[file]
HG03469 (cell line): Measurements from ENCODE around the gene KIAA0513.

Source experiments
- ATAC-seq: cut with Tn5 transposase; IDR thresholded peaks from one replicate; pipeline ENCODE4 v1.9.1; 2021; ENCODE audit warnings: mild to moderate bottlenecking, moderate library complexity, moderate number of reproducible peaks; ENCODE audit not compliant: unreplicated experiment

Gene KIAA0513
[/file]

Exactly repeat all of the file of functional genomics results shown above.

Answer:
HG03469 (cell line): Measurements from ENCODE around the gene KIAA0513.

Source experiments
- ATAC-seq: cut with Tn5 transposase; IDR thresholded peaks from one replicate; pipeline ENCODE4 v1.9.1; 2021; ENCODE audit warnings: mild to moderate bottlenecking, moderate library complexity, moderate number of reproducible peaks; ENCODE audit not compliant: unreplicated experiment

Gene KIAA0513